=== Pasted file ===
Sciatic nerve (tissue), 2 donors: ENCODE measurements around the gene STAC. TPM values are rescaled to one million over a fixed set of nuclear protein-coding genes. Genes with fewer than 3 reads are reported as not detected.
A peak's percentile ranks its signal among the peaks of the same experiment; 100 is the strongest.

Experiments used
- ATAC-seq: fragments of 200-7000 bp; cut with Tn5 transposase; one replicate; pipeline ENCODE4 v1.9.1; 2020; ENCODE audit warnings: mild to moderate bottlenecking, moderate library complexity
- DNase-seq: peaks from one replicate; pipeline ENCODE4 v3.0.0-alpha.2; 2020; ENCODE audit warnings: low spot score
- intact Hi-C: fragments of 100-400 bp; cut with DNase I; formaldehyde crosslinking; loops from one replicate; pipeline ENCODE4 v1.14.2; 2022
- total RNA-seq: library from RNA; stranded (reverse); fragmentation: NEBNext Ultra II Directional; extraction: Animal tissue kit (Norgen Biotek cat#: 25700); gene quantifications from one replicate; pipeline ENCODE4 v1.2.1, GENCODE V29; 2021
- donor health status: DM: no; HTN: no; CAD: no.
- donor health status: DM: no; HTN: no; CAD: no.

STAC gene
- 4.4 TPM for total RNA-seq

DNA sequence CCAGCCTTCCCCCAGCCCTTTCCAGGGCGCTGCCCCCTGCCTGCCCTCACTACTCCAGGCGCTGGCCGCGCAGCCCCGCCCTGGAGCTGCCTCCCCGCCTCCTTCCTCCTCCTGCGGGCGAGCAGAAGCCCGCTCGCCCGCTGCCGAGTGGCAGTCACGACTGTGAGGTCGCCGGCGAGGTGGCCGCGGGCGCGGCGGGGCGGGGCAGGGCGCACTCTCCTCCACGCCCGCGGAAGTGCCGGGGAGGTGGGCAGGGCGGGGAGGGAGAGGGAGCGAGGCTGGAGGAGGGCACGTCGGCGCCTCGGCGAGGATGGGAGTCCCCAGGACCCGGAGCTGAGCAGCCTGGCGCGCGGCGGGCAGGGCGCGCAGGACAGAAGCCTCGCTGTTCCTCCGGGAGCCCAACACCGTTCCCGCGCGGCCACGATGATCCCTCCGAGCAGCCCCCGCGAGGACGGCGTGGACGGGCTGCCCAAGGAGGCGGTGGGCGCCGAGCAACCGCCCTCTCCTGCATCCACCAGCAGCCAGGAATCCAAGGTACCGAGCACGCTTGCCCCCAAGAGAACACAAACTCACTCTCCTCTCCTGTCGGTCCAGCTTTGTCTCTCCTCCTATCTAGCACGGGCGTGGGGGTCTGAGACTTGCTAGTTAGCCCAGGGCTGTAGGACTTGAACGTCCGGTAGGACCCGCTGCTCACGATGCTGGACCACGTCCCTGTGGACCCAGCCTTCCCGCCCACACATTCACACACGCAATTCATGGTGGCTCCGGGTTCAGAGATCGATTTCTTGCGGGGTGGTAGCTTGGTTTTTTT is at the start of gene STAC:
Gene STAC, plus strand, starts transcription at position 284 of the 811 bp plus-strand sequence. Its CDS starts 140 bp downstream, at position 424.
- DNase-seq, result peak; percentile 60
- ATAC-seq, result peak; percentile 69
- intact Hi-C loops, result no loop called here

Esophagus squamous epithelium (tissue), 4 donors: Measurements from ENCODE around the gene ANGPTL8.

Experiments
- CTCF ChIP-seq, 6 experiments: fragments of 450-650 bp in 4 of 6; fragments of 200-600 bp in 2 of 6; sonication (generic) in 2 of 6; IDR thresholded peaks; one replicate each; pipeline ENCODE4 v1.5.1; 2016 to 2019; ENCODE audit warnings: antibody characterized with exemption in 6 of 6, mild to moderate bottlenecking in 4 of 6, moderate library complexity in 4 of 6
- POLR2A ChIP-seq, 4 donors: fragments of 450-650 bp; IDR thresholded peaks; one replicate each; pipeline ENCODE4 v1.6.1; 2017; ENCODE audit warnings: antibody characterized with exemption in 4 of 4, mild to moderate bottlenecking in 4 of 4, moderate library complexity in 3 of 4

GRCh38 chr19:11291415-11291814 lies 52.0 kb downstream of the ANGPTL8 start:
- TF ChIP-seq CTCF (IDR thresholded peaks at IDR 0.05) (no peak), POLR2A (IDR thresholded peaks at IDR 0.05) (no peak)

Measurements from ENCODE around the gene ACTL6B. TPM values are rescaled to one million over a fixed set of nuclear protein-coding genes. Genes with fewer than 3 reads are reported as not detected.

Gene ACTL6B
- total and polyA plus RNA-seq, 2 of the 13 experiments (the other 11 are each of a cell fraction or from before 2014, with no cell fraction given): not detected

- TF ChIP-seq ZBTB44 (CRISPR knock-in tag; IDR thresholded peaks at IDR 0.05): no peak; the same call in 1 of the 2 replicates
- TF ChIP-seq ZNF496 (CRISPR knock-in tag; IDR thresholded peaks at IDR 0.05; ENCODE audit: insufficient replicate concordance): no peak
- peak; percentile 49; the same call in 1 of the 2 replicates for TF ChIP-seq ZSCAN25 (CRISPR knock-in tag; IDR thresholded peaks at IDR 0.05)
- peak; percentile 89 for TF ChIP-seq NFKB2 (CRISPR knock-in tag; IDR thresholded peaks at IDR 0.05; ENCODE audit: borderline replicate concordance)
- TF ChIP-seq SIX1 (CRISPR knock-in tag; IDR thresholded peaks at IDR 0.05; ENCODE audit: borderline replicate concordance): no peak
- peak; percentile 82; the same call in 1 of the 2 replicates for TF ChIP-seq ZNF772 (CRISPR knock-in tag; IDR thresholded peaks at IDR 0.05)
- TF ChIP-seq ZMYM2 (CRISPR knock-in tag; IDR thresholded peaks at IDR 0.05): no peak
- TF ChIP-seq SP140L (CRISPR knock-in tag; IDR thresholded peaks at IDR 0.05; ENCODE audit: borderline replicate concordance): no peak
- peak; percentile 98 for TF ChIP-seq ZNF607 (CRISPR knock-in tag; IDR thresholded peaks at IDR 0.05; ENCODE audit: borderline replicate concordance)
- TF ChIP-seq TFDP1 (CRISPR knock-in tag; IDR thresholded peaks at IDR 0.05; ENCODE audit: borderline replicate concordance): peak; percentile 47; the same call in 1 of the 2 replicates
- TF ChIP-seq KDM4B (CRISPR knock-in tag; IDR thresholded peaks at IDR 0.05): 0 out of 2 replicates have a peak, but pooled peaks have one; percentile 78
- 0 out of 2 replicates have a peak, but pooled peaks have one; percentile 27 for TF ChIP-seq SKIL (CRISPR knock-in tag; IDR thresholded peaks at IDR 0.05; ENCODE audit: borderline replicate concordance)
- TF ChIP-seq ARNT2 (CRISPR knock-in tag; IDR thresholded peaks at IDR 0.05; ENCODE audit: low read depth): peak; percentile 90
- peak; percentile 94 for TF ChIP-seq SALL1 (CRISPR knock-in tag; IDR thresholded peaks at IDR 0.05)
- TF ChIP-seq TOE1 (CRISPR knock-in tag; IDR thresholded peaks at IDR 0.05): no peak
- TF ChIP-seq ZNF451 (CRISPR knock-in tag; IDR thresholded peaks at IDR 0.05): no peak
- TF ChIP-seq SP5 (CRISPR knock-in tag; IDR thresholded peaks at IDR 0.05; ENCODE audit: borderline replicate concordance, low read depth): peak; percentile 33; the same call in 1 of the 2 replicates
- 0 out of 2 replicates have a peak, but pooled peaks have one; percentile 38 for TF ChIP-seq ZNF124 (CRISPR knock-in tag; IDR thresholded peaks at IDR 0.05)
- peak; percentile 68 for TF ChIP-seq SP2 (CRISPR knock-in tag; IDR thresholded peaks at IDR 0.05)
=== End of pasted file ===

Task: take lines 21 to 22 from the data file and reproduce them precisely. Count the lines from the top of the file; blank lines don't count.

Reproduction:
GRCh38 chr19:11291415-11291814 lies 52.0 kb downstream of the ANGPTL8 start:
- TF ChIP-seq CTCF (IDR thresholded peaks at IDR 0.05) (no peak), POLR2A (IDR thresholded peaks at IDR 0.05) (no peak)